Sharm El Sheikh, Egypt
Negotiators at the UN’s COP27 climate summit have reached a tentative agreement to create a loss and damage fund for countries vulnerable to climate disaster, said negotiators with the European Union and Africa, as well as non-governmental organizations leading the talks. to observe.
But it’s not settled yet – an EU source directly involved in the negotiations warned that the deal is part of the larger COP27 agreement that needs to be ratified by nearly 200 countries. A US official declined to confirm the tentative deal, citing ongoing negotiations.
The EU source said the negotiators are now reporting to their groups.
But progress has been made, the source said. In a discussion on Saturday afternoon, Egypt time, the EU managed to get the G77 country bloc to agree to focus the fund on vulnerable countries, which could pave the way for a loss and damage deal.
If completed, the deal would represent a major breakthrough on the international stage, far exceeding expectations from this year’s climate summit, and the mood among some delegates was jubilant.
Countries most vulnerable to climate catastrophes — but which have contributed little to the climate crisis — have struggled for years to secure a damage fund.
Developed countries that have traditionally produced the most global warming emissions have been hesitant to sign on to a fund they believed could open them up to legal liability for climate disasters.
Details of how the fund would operate remain murky. The preliminary text says a fund will be established this year, but it leaves many questions about when it will be finalized and operational, climate experts told reporters on Saturday. The text talks about a transition committee that will help set those details, but does not set any future deadlines.
“There are no guarantees on the timeline,” World Resources Institute Africa director of resilience Nisha Krishnan told reporters.
Damage fund advocates welcomed the progress, but noted that the design is not ideal.
“We are happy with this outcome because this is what developed countries wanted, although not everything they came here for,” Erin Roberts, founder of the Loss and Damage Collaboration, told CNN in a statement. “Like many, I too have been conditioned to expect very little from this process. While the creation of the fund is certainly a victory for developing countries and those on the frontline of climate change, it is an empty shell with no funding. It is far too little, far too late for those on the front lines of climate change. But we will work on it.”
At COP27, demand for a loss and damage fund – from developing countries, the G77 bloc and activists – had reached fever pitch, driven by a number of major climate disasters this year, including the devastating floods in Pakistan.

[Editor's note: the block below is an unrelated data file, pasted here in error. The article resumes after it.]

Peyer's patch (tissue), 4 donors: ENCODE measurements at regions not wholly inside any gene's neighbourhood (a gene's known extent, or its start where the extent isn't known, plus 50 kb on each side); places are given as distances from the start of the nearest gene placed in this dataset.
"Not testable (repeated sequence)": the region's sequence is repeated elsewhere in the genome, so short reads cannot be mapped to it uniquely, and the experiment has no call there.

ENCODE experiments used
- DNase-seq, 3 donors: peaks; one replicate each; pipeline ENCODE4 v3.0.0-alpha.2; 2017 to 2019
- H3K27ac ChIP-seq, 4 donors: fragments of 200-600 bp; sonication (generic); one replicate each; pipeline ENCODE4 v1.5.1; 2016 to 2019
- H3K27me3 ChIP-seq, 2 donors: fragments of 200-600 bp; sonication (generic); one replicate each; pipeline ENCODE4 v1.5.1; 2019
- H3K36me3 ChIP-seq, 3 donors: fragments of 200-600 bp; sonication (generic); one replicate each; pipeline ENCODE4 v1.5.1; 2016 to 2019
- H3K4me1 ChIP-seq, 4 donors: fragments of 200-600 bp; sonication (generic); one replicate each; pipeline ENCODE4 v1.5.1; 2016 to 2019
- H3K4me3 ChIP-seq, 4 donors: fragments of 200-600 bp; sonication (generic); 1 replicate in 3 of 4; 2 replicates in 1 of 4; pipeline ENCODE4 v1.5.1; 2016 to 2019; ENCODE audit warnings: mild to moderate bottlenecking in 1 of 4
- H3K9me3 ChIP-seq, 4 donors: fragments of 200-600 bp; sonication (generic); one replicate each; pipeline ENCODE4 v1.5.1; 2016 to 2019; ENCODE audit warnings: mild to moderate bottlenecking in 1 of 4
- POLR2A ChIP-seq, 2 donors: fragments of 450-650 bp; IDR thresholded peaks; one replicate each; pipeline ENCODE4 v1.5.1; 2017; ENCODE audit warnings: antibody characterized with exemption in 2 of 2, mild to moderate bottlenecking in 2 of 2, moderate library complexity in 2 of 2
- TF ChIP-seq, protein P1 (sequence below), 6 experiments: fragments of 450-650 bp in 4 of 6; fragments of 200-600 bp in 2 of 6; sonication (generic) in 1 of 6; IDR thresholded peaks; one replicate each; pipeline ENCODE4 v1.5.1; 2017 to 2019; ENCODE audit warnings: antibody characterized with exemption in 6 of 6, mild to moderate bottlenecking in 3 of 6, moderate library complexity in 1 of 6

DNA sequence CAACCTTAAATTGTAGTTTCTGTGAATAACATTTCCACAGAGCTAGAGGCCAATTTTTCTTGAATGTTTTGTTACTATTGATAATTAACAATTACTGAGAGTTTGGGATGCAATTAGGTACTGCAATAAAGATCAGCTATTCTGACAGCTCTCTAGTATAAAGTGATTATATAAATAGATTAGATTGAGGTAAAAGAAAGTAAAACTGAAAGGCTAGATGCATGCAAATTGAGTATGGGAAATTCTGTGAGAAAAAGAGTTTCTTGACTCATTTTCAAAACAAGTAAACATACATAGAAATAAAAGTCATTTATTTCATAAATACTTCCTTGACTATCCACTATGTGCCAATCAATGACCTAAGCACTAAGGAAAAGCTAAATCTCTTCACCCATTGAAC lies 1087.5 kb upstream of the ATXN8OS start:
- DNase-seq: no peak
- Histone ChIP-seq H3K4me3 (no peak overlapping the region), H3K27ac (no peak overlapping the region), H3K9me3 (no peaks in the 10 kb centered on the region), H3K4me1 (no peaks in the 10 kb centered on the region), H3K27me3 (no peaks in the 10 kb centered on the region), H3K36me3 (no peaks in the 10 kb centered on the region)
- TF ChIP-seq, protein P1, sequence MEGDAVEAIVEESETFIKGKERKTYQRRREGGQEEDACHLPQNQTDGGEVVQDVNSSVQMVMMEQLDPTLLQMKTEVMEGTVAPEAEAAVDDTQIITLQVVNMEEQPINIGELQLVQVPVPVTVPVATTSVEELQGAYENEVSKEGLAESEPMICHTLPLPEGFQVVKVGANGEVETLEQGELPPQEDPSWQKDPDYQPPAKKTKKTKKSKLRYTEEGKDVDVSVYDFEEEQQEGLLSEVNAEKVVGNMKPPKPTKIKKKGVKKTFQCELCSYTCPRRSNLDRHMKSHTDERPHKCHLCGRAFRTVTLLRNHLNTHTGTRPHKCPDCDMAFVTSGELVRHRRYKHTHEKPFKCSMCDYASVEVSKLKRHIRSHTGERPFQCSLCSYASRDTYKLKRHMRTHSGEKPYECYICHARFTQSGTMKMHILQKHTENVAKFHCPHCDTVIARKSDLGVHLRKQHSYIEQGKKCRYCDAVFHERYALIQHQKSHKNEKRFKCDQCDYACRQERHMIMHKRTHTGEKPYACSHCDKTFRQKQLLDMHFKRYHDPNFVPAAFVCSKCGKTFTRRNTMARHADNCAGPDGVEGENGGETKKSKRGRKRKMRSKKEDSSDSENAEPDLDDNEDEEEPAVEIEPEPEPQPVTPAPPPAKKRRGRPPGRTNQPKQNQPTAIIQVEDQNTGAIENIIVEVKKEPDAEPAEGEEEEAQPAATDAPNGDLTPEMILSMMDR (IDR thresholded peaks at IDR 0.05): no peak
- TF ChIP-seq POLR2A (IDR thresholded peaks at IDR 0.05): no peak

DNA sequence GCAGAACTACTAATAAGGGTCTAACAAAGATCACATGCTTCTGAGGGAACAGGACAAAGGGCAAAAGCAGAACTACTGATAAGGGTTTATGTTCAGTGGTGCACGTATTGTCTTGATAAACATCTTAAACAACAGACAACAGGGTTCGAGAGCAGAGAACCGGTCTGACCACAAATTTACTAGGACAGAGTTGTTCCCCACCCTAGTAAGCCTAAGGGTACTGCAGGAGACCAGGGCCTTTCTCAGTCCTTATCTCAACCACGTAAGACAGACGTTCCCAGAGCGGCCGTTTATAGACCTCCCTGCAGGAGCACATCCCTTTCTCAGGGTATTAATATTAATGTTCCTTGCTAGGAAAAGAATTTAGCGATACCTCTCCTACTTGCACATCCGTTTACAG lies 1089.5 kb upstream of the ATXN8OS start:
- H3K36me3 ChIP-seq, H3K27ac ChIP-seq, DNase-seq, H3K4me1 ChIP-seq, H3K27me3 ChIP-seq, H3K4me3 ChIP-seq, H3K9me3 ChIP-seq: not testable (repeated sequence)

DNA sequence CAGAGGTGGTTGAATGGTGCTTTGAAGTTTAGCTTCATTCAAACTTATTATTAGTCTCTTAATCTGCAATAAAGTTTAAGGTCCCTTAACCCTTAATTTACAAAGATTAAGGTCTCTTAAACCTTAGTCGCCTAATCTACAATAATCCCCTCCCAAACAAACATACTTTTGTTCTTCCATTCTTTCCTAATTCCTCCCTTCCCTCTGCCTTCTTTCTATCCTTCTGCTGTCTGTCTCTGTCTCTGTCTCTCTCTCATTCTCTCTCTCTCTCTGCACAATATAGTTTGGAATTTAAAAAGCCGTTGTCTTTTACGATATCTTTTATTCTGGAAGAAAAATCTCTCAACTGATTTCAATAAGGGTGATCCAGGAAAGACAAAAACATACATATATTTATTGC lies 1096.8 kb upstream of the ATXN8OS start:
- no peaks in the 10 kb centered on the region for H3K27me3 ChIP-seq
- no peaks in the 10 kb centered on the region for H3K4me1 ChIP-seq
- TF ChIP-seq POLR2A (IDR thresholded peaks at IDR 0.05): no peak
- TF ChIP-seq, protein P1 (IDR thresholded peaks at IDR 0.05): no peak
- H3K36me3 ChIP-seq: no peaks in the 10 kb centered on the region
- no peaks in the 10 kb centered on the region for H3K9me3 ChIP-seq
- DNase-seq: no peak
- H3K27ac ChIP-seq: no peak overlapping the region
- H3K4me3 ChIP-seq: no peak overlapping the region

The conference went into overtime on Saturday, with negotiators still working out the details as workers dismantled the site around them. At some points there was a real feeling of tiredness and frustration.
Earlier in the day, EU officials threatened to leave the meeting if the final agreement does not endorse the goal of limiting warming to 1.5 degrees Celsius above pre-industrial levels.
Global scientists have been warning for decades to limit warming to 1.5 degrees – a threshold fast approaching as the average global temperature has already risen to about 1.1 degrees. Above 1.5 degrees, the risk of extreme drought, wildfires, floods and food shortages will dramatically increase, scientists said in the latest report from the UN’s Intergovernmental Panel on Climate Change (IPCC).
In a carefully choreographed press conference Saturday morning, EU Green Deal Czar Frans Timmermans, flanked by a full lineup of ministers and other top officials from EU member states, said that “no deal is better than a bad deal”.
“We don’t want 1.5 degrees Celsius to die here and today. That is completely unacceptable to us,” he said.
The EU made it clear that it was willing to agree to a loss and damage fund – a major shift in its stance from just a week ago – but only in exchange for a strong commitment to the 1.5 degree target.
Meanwhile, the US remained largely invisible on Saturday, with its key player, US climate envoy John Kerry, self-isolating with Covid-19.
As the sun set on Sharm el-Sheikh, the mood turned to tentative cheers, with groups of negotiators beginning to suggest a deal was in sight.
But as is always the case with diplomacy at the highest level, officials were quick to emphasize that there is no real agreement until the final gavel falls.